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The Best exercises for pregnancy



(What I wish every OB/ Midwife would recommend.)


Man, pregnancy can feel so scary. In the early days you might be feeling too exhausted or sick, or you might not even know you're pregnant until almost your second trimester. (Woops. Sorry, Piper.) This can vary for everyone, and it can feel super overwhelming. Some people will insist you need to just stay in bed, some will shame you for not doing enough, or too little. As someone who has worked with prenatal women for almost two decades and experienced three pregnancies herself, is what I recommend.




  1. Breathing and building a strong pelvic floor/ core relationship


Your pelvic floor is like a hammock of muscles that support your organs and growing baby. You’ll want it strong to support you during pregnancy and postpartum, and flexible enough to allow your baby to come out. Deep breathing exercises can help tone and relax your pelvic floor, and create awareness and strength in your deep core tissues (like the transverse abdominis and multifidus). These exercises you can do in your earliest days postpartum and can assist with your posture. All good things, with far less kegeling. 





  1. Functional exercises to support daily living


Being a parent is hard work, mentally and physically. Being able to lift a carseat, load a stroller into the car, pull a wiggling newborn out of the tub, and the many, many exercises you will do on a daily basis, is essential. I think it’s absolutely critical that we train for this during pregnancy. You will be hinging, pushing, pulling, rotating, and dealing with all types of load in various directions. I will say this over and over, the work you do during pregnancy will directly impact your recovery when it comes to postpartum. (I will also step back and acknowledge that this is a privilege. Many people truly suffer during pregnancy and are focusing on just surviving throughout.)


Exercises like the squat, deadlift, woodchop, press, row, and lunge, mimic these daily activities. All of my clients have benefited from learning the mechanics of these exercises, and how to properly carry them out in their daily lives. Over decades of working with prenatal and postpartum parents, I truly believe that we have it backwards. Pregnancy (if possible) is great for strength training, while the postpartum period is a time for rest. If I can offer you anything, it is to not wait until after delivery to start lifting things. You will still have relaxin and decreased estrogen while you are breastfeeding, so learning to lift now is super important to build strong muscles.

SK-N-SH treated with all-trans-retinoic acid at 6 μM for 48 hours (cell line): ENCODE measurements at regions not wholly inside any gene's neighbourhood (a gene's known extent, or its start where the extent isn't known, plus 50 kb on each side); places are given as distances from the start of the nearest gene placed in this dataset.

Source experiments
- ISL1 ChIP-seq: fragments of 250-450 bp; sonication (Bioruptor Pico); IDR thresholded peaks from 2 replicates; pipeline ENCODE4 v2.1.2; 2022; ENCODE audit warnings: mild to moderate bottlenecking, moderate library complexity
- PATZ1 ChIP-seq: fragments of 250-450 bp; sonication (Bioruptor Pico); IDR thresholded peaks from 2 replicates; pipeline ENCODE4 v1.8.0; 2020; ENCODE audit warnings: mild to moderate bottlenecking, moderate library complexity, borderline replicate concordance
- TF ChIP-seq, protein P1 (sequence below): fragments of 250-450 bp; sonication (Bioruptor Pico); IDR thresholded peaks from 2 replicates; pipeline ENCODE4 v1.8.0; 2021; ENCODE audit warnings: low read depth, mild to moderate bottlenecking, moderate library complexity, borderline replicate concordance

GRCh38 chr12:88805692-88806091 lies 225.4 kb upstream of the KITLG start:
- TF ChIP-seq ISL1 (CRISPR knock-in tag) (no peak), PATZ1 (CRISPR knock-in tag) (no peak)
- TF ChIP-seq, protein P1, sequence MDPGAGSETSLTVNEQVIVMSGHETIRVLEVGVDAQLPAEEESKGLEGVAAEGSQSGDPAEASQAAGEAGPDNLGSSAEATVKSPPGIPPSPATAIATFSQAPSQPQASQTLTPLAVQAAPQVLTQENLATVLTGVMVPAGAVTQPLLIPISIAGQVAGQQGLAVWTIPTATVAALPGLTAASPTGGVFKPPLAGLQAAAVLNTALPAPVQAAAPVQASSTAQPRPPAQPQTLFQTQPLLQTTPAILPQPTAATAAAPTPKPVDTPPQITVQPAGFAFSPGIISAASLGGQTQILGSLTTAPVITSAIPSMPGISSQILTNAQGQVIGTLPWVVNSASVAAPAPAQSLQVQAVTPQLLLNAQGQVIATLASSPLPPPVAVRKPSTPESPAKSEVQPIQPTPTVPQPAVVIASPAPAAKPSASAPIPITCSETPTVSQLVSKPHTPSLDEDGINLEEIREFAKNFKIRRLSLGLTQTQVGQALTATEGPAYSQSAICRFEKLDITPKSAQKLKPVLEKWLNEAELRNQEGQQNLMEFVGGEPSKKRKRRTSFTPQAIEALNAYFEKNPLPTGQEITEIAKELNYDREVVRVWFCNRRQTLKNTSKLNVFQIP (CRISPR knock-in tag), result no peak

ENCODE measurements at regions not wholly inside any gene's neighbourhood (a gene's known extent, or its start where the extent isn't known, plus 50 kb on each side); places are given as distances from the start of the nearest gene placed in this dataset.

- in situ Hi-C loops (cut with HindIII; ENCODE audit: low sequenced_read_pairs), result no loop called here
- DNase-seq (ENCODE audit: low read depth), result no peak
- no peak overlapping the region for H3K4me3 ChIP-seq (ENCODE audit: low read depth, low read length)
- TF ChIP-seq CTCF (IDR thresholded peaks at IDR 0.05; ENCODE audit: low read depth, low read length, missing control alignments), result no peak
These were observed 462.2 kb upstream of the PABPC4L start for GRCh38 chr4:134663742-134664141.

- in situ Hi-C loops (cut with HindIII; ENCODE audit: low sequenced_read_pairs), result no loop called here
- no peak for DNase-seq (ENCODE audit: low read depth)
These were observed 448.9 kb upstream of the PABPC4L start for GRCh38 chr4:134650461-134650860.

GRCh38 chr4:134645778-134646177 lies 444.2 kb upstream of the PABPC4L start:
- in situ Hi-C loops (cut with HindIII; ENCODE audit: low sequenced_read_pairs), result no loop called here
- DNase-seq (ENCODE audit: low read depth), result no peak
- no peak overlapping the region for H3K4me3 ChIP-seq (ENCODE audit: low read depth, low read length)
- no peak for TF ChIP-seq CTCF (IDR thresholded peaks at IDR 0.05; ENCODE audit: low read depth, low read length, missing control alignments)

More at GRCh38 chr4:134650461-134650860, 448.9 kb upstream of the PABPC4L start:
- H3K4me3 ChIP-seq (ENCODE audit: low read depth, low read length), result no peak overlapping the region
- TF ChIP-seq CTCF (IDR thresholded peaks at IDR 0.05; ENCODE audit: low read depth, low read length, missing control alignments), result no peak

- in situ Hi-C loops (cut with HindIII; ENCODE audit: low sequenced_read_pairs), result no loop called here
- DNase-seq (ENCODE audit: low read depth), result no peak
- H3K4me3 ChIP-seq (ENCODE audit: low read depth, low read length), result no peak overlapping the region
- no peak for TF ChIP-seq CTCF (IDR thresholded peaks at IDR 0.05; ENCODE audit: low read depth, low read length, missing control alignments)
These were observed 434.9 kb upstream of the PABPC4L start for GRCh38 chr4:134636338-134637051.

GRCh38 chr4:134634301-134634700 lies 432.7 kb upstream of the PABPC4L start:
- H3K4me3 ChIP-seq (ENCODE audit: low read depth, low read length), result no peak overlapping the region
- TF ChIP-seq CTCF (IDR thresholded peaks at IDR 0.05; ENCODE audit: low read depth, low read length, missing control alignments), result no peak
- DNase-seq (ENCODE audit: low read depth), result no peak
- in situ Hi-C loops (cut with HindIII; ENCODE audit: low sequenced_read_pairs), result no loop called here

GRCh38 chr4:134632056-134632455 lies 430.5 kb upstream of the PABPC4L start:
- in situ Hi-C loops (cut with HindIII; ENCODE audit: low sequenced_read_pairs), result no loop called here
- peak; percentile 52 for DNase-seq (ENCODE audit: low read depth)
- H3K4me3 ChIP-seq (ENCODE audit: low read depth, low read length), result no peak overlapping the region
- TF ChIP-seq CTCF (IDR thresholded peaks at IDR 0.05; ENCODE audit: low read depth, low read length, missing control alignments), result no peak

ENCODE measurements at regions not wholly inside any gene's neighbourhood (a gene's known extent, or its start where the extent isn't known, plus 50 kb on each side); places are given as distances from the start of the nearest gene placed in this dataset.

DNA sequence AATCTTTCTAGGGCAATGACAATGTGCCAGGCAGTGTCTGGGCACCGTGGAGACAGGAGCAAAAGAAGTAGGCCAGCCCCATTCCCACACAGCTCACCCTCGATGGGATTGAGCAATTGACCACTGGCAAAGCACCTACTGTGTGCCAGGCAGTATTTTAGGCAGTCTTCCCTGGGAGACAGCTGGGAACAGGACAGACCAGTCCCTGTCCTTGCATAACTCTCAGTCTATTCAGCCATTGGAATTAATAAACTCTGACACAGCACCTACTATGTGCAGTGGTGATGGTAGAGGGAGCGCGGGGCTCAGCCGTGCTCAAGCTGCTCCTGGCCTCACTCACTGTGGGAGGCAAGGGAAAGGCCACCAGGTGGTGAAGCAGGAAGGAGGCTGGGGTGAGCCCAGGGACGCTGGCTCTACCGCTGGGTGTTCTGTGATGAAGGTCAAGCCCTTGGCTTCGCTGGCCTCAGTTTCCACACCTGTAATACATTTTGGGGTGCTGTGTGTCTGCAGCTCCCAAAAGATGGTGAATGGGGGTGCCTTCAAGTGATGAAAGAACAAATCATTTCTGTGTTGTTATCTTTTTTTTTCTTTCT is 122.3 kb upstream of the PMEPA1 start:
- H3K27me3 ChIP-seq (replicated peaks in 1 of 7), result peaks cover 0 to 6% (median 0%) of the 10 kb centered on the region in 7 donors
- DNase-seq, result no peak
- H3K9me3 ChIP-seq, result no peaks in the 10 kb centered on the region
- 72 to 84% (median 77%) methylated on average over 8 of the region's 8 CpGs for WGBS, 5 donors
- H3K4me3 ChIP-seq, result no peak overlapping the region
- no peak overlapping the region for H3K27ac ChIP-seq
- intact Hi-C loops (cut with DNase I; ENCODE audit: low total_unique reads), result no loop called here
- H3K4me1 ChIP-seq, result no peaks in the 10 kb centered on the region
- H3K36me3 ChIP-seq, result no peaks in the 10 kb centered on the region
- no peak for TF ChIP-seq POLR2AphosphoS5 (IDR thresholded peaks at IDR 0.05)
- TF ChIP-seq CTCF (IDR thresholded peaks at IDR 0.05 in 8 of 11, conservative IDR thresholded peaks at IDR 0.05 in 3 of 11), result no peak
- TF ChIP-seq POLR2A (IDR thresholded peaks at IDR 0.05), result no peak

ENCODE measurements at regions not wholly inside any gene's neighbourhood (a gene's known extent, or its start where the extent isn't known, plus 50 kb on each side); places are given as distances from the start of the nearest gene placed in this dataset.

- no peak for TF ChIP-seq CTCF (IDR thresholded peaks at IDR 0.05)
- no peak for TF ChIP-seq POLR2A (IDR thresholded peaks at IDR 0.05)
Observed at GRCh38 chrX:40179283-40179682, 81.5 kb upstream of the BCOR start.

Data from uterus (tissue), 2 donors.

1. Low Impact Cardio


Your cardiovascular system doubles its output until the 2nd trimester. This increase to allow blood flow is to benefit you and baby. It can be great (unless your doctor recommends against it) to add low impact exercise to your training routine. Walking, swimming, indoor cycling, using an elliptical trainer, are examples of low-impact exercises. There is a significant amount of research to support this, and I would personally argue that cardio helped ease my anxiety during pregnancy. In particular, the breathwork used for swimming became part of a meditation I employed in my second and third labors. I felt less bloated, slept better, and had a better mental outlook on the days I spent walking outside and in the pool. 


This can seem like a lot, but it doesn’t have to be. When I work with clients we work each week to outline when/ how they will be strength training, doing cardio, and taking rest days. I think if you’re feeling overwhelmed when it comes to exercise, (and honestly, how could you not be with all there is to read on the entire internet on pregnancy fitness), know that any form of exercise is generally considered good. Obviously cliff diving or boxing would be contraindicated, but a strength class, spin class, aqua-aerobics class, or prenatal Yoga have immense benefits for both you and baby. 


If you need any examples please check out my prenatal workouts link for exercises you can follow along at home or take to the gym.





Please reach out here if you have any additional questions or need support. 





Resources:


(the sample size in this study is obviously concerning, but there is lots of additional evidence to support this) 

Lit review:


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